Sheep industry leaders have hit out at a report which claims lamb stew is the most polluting out of a range of classic British meals.
The National Sheep Association (NSA) says it completely disputes claims in a World Wildlife Fund (WWF) report titled Food in a Warming World.
The report looked at four iconic meals – chicken tikka masala, fish and chips, ploughman’s lunch, and lamb stew, or cawl as it is known in Wales – and the resulting carbon footprint associated with their production.
It claims that the production of lamb causes a significantly higher release of greenhouse gases, such as methane, compared to the production of other ingredients leading the organisation to call the meal the most damaging.
According to the report, production of lamb as an ingredient for stew produces the equivalent level of greenhouse gas emissions as boiling a kettle 258 times or driving a car for 31 miles.
NSA chief executive Phil Stocker said he believed WWF was risking its credibility by trying to assess complex interactions through “single lens and simplistic ways”.
“This report confuses naturally occurring carbon cycles with industrial greenhouse gas emissions and ignores the role of pastures and soils and even wool as stable carbon stores,” said Mr Stocker.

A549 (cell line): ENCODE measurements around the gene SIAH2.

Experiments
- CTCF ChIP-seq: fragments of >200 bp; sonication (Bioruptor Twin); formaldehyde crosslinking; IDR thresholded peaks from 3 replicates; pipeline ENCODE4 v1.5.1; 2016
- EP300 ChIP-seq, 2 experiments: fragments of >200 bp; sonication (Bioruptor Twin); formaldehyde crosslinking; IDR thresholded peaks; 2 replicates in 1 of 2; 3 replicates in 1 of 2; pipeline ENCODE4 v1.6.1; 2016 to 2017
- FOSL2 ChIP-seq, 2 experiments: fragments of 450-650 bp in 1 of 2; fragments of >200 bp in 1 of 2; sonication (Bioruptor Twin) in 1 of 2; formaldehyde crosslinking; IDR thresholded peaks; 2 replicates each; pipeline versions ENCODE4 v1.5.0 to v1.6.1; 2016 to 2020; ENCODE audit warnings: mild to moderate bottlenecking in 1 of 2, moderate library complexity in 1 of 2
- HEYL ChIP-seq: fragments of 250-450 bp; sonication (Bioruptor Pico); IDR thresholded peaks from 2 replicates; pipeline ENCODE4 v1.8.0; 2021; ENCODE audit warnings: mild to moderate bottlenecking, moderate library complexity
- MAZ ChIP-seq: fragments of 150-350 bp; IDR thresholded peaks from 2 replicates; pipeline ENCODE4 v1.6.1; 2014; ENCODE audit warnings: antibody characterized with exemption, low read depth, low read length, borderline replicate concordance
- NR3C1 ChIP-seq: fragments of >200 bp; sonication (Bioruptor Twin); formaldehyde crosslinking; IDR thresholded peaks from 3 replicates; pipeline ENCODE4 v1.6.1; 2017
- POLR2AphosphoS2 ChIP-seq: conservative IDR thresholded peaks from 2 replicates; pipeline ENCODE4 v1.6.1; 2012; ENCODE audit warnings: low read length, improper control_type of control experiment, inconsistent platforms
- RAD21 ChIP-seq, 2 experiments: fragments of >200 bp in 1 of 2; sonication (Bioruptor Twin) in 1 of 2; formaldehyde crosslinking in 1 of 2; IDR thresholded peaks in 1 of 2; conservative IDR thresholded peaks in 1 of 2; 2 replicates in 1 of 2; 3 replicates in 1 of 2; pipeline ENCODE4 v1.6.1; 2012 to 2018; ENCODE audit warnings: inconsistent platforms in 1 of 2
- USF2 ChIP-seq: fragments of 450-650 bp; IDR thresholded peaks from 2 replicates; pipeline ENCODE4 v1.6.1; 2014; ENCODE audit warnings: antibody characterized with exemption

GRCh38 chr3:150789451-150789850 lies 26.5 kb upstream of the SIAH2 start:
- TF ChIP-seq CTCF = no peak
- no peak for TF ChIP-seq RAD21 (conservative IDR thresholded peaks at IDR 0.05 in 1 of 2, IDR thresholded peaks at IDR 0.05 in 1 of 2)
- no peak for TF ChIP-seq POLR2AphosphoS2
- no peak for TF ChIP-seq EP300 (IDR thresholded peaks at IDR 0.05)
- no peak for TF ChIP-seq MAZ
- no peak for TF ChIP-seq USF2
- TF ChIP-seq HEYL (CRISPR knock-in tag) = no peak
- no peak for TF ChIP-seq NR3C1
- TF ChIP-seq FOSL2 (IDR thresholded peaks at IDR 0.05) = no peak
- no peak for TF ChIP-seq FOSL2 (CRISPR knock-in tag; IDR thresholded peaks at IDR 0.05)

“WWF’s criticism of lamb cawl ignores the highly nutritious and balanced nature of this dish and the fact that it is in line with the advice given by many nutritionists to eat less but higher quality grass fed meat and to incorporate this with vegetables.”
Describing the report as irresponsible, Mr Stocker said if people were naive enough to follow its advice, they would opt for fish and chips and potentially disrupt stable and diverse food supplies due to the fact cod stocks were very recently described as dangerously low.
“Comparing meal options by incomplete carbon footprinting alone ignores all the other aspects that surround the production of any food and we know that sheep farming delivers a wide array of environmental and social outcomes that are highly valued by society, particularly in upland areas where extensive lamb production is key to maintaining the environment and local communities,” said Mr Stocker.